I believe this will help a little with the suspension.
Next i did research on alot of diffrent model Ts. I do see some T with the bar in front like my T has it. But i want to be safe. You guys are telling me that that bar in the front has to be taken and put in the back. I found the piece i believe i need to help me with this.
This is the link to the T front end. That looks like mine but is correct .
This is the piece i need. Does anyone have any other websites i can buy this product from?
Be aware that there are a million different Fad T front axle kits out there, and the steering arms from one manufacturer might not fit correctly on your car. There are lots of things that might be in the way. Probably why the builder stuck the tie rod in the front in the first place. If you buy chrome pieces you can't bend them to fit without ruining the chrome.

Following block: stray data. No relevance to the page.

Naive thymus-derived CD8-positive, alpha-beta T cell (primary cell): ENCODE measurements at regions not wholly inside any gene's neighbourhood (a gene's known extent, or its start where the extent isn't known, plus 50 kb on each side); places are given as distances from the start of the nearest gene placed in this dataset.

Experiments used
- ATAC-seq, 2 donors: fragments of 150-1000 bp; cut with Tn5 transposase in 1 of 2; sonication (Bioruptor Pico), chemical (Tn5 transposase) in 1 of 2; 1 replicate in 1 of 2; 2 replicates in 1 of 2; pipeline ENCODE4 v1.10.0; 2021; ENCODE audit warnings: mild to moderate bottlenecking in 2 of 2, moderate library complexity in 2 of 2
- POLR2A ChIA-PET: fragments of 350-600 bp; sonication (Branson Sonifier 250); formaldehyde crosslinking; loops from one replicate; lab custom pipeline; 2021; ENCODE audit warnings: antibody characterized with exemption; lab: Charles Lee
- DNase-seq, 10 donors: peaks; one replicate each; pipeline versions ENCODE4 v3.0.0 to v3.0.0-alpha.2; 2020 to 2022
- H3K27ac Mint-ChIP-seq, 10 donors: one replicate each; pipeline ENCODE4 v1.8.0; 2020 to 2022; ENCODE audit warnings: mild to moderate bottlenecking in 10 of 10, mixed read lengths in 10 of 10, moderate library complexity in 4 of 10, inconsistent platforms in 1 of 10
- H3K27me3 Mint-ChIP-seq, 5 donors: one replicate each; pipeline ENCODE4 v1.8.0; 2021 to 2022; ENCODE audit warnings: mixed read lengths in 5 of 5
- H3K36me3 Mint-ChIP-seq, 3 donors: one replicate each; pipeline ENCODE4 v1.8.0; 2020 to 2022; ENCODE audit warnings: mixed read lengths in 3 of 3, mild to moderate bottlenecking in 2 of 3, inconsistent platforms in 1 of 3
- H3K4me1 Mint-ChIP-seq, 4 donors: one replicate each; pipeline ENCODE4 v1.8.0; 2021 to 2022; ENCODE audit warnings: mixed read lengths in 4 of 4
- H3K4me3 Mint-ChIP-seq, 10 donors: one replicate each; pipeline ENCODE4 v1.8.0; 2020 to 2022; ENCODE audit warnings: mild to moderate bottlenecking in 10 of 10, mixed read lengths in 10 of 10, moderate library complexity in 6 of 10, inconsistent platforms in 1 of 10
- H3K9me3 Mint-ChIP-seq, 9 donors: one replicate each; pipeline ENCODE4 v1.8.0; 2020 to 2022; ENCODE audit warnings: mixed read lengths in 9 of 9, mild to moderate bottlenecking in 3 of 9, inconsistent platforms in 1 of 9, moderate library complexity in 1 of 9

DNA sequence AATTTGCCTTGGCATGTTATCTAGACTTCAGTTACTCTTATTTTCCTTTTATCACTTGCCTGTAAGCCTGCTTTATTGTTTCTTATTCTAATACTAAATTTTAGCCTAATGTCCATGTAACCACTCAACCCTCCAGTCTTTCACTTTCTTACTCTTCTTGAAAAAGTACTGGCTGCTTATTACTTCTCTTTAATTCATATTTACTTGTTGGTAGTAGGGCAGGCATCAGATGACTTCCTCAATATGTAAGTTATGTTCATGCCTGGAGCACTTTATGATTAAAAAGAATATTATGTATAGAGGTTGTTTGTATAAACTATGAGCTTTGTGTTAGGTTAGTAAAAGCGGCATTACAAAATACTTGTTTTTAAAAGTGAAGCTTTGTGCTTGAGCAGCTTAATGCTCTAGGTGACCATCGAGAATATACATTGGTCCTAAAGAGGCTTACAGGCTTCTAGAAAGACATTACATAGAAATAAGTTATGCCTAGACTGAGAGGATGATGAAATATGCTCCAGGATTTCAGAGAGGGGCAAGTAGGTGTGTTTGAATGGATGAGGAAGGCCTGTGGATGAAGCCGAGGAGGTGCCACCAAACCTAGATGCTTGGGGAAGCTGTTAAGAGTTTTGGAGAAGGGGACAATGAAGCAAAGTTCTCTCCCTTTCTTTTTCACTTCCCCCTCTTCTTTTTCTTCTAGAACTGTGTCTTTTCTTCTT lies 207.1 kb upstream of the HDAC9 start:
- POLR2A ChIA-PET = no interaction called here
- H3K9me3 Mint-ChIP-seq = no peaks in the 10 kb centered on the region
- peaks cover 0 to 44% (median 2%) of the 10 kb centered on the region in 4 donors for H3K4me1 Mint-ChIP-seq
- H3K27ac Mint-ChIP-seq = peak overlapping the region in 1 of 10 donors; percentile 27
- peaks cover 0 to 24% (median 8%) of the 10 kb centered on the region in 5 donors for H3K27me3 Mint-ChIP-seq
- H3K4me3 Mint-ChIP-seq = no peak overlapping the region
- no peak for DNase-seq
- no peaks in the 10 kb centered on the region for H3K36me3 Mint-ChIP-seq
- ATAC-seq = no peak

If you want to use most of the parts you already have, read up on front axle Ackerman geometry and see how you could bend the current arms outward to correct the improper angle you currently have. It would leave the tie rod out front, but give you the correct (or really close to correct) geometry. Then all you'd need would be a new, longer tie rod tube.
Before spending a lot of money, you can turn your steering arms around and test fit that way. Just make sure your center link clears all your suspension components. If that doesn't work, then the parts you posted look like they will. you can see if Speedway Motors or Summit have something similar.